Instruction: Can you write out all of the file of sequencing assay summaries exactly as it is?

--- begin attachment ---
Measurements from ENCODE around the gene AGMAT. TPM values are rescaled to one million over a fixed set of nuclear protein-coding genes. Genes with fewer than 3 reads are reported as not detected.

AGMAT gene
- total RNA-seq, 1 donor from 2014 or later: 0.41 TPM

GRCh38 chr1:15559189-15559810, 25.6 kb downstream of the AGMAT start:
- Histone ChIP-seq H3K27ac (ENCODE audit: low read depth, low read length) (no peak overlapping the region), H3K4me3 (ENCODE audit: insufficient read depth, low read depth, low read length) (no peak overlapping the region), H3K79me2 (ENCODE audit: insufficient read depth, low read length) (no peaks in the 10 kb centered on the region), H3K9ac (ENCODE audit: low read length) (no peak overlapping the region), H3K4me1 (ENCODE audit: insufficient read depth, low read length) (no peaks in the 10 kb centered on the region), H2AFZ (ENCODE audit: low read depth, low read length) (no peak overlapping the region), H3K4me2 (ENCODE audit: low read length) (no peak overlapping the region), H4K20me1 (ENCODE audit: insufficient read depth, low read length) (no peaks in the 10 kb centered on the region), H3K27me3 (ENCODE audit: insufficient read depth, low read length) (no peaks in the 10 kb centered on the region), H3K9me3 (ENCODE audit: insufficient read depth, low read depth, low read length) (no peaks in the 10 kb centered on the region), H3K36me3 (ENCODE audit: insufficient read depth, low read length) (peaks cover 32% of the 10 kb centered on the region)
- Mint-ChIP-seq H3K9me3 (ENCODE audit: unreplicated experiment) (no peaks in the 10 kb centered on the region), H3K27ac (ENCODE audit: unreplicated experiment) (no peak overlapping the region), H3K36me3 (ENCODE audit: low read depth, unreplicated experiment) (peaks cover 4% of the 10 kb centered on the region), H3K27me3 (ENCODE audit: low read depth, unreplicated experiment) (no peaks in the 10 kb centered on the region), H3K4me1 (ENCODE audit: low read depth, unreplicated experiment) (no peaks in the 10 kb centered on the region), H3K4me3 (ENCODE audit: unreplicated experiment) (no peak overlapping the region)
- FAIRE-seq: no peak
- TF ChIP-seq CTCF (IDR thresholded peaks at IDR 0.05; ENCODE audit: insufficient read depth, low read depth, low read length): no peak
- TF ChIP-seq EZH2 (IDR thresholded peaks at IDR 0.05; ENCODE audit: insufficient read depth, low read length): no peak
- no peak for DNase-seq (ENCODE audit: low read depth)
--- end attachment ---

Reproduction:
Measurements from ENCODE around the gene AGMAT. TPM values are rescaled to one million over a fixed set of nuclear protein-coding genes. Genes with fewer than 3 reads are reported as not detected.

AGMAT gene
- total RNA-seq, 1 donor from 2014 or later: 0.41 TPM

GRCh38 chr1:15559189-15559810, 25.6 kb downstream of the AGMAT start:
- Histone ChIP-seq H3K27ac (ENCODE audit: low read depth, low read length) (no peak overlapping the region), H3K4me3 (ENCODE audit: insufficient read depth, low read depth, low read length) (no peak overlapping the region), H3K79me2 (ENCODE audit: insufficient read depth, low read length) (no peaks in the 10 kb centered on the region), H3K9ac (ENCODE audit: low read length) (no peak overlapping the region), H3K4me1 (ENCODE audit: insufficient read depth, low read length) (no peaks in the 10 kb centered on the region), H2AFZ (ENCODE audit: low read depth, low read length) (no peak overlapping the region), H3K4me2 (ENCODE audit: low read length) (no peak overlapping the region), H4K20me1 (ENCODE audit: insufficient read depth, low read length) (no peaks in the 10 kb centered on the region), H3K27me3 (ENCODE audit: insufficient read depth, low read length) (no peaks in the 10 kb centered on the region), H3K9me3 (ENCODE audit: insufficient read depth, low read depth, low read length) (no peaks in the 10 kb centered on the region), H3K36me3 (ENCODE audit: insufficient read depth, low read length) (peaks cover 32% of the 10 kb centered on the region)
- Mint-ChIP-seq H3K9me3 (ENCODE audit: unreplicated experiment) (no peaks in the 10 kb centered on the region), H3K27ac (ENCODE audit: unreplicated experiment) (no peak overlapping the region), H3K36me3 (ENCODE audit: low read depth, unreplicated experiment) (peaks cover 4% of the 10 kb centered on the region), H3K27me3 (ENCODE audit: low read depth, unreplicated experiment) (no peaks in the 10 kb centered on the region), H3K4me1 (ENCODE audit: low read depth, unreplicated experiment) (no peaks in the 10 kb centered on the region), H3K4me3 (ENCODE audit: unreplicated experiment) (no peak overlapping the region)
- FAIRE-seq: no peak
- TF ChIP-seq CTCF (IDR thresholded peaks at IDR 0.05; ENCODE audit: insufficient read depth, low read depth, low read length): no peak
- TF ChIP-seq EZH2 (IDR thresholded peaks at IDR 0.05; ENCODE audit: insufficient read depth, low read length): no peak
- no peak for DNase-seq (ENCODE audit: low read depth)